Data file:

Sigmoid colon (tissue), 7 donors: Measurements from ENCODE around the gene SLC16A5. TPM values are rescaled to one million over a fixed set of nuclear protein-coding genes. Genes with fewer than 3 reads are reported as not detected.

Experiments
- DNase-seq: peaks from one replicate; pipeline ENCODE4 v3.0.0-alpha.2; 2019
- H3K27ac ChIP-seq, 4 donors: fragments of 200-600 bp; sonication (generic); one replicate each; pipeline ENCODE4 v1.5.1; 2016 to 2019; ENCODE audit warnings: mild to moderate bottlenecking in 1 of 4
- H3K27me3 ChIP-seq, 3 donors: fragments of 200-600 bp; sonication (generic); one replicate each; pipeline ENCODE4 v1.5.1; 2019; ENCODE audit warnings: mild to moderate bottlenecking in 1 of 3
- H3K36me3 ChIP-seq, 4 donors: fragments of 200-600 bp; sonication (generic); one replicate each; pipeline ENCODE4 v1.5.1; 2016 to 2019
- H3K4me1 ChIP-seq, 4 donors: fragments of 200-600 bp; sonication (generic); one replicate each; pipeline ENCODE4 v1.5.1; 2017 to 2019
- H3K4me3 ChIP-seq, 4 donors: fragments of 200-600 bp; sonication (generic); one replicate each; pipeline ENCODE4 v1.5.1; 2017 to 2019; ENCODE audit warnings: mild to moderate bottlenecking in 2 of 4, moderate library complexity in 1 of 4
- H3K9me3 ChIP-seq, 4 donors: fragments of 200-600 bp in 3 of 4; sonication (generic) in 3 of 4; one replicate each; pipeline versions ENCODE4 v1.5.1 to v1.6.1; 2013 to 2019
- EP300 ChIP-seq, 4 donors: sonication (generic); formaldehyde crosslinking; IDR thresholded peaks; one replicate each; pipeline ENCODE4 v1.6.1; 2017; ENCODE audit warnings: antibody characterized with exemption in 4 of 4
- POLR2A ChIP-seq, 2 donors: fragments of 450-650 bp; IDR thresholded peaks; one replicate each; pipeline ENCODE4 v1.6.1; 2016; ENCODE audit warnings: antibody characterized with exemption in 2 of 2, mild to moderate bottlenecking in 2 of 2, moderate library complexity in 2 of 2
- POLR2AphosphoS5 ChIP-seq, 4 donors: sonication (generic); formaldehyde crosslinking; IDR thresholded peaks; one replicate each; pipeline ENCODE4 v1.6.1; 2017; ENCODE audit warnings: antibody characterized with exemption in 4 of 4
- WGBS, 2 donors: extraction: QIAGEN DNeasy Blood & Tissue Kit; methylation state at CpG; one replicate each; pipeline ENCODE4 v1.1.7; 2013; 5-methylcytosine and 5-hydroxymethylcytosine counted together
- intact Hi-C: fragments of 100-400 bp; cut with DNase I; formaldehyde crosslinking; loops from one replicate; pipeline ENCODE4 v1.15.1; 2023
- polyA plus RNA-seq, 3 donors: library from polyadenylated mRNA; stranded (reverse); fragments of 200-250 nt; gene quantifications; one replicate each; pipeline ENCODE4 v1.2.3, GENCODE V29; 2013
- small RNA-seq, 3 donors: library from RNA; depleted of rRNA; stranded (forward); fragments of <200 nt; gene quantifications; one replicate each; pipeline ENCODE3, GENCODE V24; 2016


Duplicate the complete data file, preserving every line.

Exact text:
Sigmoid colon (tissue), 7 donors: Measurements from ENCODE around the gene SLC16A5. TPM values are rescaled to one million over a fixed set of nuclear protein-coding genes. Genes with fewer than 3 reads are reported as not detected.

Experiments
- DNase-seq: peaks from one replicate; pipeline ENCODE4 v3.0.0-alpha.2; 2019
- H3K27ac ChIP-seq, 4 donors: fragments of 200-600 bp; sonication (generic); one replicate each; pipeline ENCODE4 v1.5.1; 2016 to 2019; ENCODE audit warnings: mild to moderate bottlenecking in 1 of 4
- H3K27me3 ChIP-seq, 3 donors: fragments of 200-600 bp; sonication (generic); one replicate each; pipeline ENCODE4 v1.5.1; 2019; ENCODE audit warnings: mild to moderate bottlenecking in 1 of 3
- H3K36me3 ChIP-seq, 4 donors: fragments of 200-600 bp; sonication (generic); one replicate each; pipeline ENCODE4 v1.5.1; 2016 to 2019
- H3K4me1 ChIP-seq, 4 donors: fragments of 200-600 bp; sonication (generic); one replicate each; pipeline ENCODE4 v1.5.1; 2017 to 2019
- H3K4me3 ChIP-seq, 4 donors: fragments of 200-600 bp; sonication (generic); one replicate each; pipeline ENCODE4 v1.5.1; 2017 to 2019; ENCODE audit warnings: mild to moderate bottlenecking in 2 of 4, moderate library complexity in 1 of 4
- H3K9me3 ChIP-seq, 4 donors: fragments of 200-600 bp in 3 of 4; sonication (generic) in 3 of 4; one replicate each; pipeline versions ENCODE4 v1.5.1 to v1.6.1; 2013 to 2019
- EP300 ChIP-seq, 4 donors: sonication (generic); formaldehyde crosslinking; IDR thresholded peaks; one replicate each; pipeline ENCODE4 v1.6.1; 2017; ENCODE audit warnings: antibody characterized with exemption in 4 of 4
- POLR2A ChIP-seq, 2 donors: fragments of 450-650 bp; IDR thresholded peaks; one replicate each; pipeline ENCODE4 v1.6.1; 2016; ENCODE audit warnings: antibody characterized with exemption in 2 of 2, mild to moderate bottlenecking in 2 of 2, moderate library complexity in 2 of 2
- POLR2AphosphoS5 ChIP-seq, 4 donors: sonication (generic); formaldehyde crosslinking; IDR thresholded peaks; one replicate each; pipeline ENCODE4 v1.6.1; 2017; ENCODE audit warnings: antibody characterized with exemption in 4 of 4
- WGBS, 2 donors: extraction: QIAGEN DNeasy Blood & Tissue Kit; methylation state at CpG; one replicate each; pipeline ENCODE4 v1.1.7; 2013; 5-methylcytosine and 5-hydroxymethylcytosine counted together
- intact Hi-C: fragments of 100-400 bp; cut with DNase I; formaldehyde crosslinking; loops from one replicate; pipeline ENCODE4 v1.15.1; 2023
- polyA plus RNA-seq, 3 donors: library from polyadenylated mRNA; stranded (reverse); fragments of 200-250 nt; gene quantifications; one replicate each; pipeline ENCODE4 v1.2.3, GENCODE V29; 2013
- small RNA-seq, 3 donors: library from RNA; depleted of rRNA; stranded (forward); fragments of <200 nt; gene quantifications; one replicate each; pipeline ENCODE3, GENCODE V24; 2016